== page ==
DETROIT (WWJ/AP) – Dozens of people are being given five minutes each to object to Detroit’s plan to get out of bankruptcy.
Judge Steven Rhodes says approximately 600 people without attorneys have filed objections. Roughly 80 will be given a chance to speak during morning and afternoon sessions Tuesday in federal court.
“One objector worked for the city’s library for 38 years and another is a 25-year police sergeant,” said WWJ Legal Analyst Charlie Langton. “Both retirees likely will argue that they’ve been discriminated against, especially over the loss of health care benefits and other promises made when they started working. Others could argue that the city has certain assets, like art at the DIA, that could be sold to help the city, and many will undoubtedly say that corporations who took risks investing in Detroit are in a far better position to take a hit than those living on a fixed income.”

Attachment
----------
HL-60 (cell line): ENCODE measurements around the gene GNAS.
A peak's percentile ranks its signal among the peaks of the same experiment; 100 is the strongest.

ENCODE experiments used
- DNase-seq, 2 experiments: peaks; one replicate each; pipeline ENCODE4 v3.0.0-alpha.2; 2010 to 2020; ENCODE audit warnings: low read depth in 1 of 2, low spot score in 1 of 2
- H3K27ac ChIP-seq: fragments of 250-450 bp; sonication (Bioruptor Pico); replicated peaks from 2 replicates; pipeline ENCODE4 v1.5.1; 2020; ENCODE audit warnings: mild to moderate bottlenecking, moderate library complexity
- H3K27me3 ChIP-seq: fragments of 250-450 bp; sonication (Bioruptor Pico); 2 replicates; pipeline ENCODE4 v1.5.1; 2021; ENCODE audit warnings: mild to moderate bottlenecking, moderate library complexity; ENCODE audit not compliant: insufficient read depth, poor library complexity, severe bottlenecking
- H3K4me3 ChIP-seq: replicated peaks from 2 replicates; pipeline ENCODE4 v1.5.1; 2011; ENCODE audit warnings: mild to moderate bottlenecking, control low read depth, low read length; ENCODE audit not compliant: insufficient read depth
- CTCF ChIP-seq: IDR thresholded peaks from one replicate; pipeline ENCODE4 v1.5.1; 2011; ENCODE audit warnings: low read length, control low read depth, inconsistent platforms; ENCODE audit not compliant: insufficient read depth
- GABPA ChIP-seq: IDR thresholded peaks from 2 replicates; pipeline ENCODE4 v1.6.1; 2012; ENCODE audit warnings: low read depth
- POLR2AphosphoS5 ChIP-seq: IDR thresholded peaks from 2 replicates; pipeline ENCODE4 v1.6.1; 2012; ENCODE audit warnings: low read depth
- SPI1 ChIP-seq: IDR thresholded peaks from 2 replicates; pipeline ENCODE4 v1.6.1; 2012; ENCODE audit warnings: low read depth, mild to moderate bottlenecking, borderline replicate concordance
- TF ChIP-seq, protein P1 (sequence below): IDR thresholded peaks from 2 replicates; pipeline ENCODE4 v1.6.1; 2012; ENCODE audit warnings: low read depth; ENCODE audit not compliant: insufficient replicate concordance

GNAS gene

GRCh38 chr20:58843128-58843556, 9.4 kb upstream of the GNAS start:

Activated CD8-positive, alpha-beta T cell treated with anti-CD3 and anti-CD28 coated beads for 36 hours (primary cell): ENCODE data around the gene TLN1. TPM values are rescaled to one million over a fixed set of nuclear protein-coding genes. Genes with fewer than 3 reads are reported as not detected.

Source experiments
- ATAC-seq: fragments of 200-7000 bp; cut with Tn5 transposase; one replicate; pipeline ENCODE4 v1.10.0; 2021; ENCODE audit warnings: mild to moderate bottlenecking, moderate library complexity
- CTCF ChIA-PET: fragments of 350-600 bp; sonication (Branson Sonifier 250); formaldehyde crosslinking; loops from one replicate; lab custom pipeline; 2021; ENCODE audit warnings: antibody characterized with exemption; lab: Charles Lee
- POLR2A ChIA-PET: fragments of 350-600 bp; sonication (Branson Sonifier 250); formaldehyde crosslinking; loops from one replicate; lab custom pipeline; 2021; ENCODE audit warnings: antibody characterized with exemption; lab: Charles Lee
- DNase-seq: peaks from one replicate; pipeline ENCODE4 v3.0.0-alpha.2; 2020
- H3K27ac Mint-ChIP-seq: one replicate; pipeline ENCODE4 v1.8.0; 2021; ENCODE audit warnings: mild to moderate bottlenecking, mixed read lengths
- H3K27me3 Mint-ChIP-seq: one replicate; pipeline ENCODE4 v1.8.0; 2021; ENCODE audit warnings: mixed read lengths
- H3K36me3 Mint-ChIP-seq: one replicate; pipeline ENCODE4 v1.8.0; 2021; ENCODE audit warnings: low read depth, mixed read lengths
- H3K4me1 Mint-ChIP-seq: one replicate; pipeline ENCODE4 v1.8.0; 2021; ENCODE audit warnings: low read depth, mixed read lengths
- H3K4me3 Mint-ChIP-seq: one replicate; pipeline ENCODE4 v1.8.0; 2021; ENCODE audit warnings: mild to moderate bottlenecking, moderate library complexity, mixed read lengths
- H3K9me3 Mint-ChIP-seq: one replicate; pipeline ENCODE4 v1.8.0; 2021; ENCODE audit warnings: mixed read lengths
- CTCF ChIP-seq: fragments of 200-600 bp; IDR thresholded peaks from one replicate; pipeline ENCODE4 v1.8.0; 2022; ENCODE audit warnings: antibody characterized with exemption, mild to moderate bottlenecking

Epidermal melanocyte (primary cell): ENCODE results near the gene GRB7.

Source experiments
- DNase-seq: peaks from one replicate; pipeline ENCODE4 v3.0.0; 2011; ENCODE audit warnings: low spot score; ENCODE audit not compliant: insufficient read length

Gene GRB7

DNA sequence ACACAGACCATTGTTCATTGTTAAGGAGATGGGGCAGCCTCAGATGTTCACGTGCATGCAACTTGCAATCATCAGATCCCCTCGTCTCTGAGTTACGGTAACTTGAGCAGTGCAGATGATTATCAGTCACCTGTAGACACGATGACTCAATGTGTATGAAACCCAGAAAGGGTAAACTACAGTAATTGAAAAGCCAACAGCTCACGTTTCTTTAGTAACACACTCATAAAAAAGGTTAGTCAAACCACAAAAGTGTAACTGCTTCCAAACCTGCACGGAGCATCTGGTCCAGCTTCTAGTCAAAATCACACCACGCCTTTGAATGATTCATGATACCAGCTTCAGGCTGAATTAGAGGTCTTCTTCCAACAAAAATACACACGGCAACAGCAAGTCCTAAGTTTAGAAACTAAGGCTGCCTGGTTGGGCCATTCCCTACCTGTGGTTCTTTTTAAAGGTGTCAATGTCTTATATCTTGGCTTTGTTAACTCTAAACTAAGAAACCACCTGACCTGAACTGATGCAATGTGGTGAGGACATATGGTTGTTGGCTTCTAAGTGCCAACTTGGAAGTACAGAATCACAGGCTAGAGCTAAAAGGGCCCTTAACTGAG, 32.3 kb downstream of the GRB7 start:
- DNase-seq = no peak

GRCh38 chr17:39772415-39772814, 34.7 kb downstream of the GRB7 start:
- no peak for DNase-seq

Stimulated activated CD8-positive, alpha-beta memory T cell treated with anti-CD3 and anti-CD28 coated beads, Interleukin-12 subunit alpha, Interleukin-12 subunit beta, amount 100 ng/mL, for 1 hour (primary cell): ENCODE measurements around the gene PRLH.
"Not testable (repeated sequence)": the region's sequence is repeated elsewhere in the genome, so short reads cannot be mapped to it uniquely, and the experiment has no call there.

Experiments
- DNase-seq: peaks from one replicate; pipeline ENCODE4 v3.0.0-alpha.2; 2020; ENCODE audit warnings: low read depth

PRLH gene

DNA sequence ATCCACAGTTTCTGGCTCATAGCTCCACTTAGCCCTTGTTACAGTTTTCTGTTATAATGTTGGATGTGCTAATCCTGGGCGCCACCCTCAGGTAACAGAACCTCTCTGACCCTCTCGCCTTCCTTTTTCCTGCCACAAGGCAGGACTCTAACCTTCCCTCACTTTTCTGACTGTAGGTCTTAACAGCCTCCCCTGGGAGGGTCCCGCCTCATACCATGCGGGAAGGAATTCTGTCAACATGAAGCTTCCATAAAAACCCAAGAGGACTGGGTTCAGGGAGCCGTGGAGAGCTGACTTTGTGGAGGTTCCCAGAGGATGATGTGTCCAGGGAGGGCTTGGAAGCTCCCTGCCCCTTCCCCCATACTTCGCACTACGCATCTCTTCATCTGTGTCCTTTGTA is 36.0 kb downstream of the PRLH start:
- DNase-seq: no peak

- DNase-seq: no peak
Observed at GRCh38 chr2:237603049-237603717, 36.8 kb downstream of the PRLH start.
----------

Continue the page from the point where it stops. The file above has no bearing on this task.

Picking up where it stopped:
The judge held a similar hearing last fall on Detroit’s eligibility to file for bankruptcy.
“Now, will it make a difference? The last time the judge conducted one of these types of hearings, he seemed to consider the thoughts and future decisions, especially with regard to retirees,” Langton said.
Rhodes will hold a trial on Detroit’s bankruptcy strategy, starting Aug. 14. He must find that the exit plan is fair and feasible, among other things, in order for the city to shed billions of dollars in debt.
Voting by creditors ended last Friday. Those results will be released next Monday.
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